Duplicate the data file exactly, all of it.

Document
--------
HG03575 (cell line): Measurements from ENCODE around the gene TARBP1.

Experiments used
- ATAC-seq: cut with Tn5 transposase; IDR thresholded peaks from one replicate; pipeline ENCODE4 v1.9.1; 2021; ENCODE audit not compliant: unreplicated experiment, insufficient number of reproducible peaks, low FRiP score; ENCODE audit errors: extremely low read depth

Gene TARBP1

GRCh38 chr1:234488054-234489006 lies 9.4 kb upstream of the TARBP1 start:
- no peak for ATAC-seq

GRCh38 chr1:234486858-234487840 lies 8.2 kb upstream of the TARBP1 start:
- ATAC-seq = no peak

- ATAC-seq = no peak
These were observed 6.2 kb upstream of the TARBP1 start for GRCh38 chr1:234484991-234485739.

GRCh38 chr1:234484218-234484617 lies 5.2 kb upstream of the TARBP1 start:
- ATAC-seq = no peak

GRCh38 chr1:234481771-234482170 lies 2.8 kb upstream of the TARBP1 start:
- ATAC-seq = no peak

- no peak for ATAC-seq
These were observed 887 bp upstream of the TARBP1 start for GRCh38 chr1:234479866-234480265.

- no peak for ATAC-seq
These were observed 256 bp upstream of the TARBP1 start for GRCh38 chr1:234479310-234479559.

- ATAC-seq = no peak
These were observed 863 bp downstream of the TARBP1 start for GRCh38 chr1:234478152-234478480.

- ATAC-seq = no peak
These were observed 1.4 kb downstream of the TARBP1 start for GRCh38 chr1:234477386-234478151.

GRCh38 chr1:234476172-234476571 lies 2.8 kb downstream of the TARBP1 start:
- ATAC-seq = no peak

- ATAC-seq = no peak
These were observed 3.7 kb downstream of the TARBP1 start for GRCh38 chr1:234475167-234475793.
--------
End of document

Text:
HG03575 (cell line): Measurements from ENCODE around the gene TARBP1.

Experiments used
- ATAC-seq: cut with Tn5 transposase; IDR thresholded peaks from one replicate; pipeline ENCODE4 v1.9.1; 2021; ENCODE audit not compliant: unreplicated experiment, insufficient number of reproducible peaks, low FRiP score; ENCODE audit errors: extremely low read depth

Gene TARBP1

GRCh38 chr1:234488054-234489006 lies 9.4 kb upstream of the TARBP1 start:
- no peak for ATAC-seq

GRCh38 chr1:234486858-234487840 lies 8.2 kb upstream of the TARBP1 start:
- ATAC-seq = no peak

- ATAC-seq = no peak
These were observed 6.2 kb upstream of the TARBP1 start for GRCh38 chr1:234484991-234485739.

GRCh38 chr1:234484218-234484617 lies 5.2 kb upstream of the TARBP1 start:
- ATAC-seq = no peak

GRCh38 chr1:234481771-234482170 lies 2.8 kb upstream of the TARBP1 start:
- ATAC-seq = no peak

- no peak for ATAC-seq
These were observed 887 bp upstream of the TARBP1 start for GRCh38 chr1:234479866-234480265.

- no peak for ATAC-seq
These were observed 256 bp upstream of the TARBP1 start for GRCh38 chr1:234479310-234479559.

- ATAC-seq = no peak
These were observed 863 bp downstream of the TARBP1 start for GRCh38 chr1:234478152-234478480.

- ATAC-seq = no peak
These were observed 1.4 kb downstream of the TARBP1 start for GRCh38 chr1:234477386-234478151.

GRCh38 chr1:234476172-234476571 lies 2.8 kb downstream of the TARBP1 start:
- ATAC-seq = no peak

- ATAC-seq = no peak
These were observed 3.7 kb downstream of the TARBP1 start for GRCh38 chr1:234475167-234475793.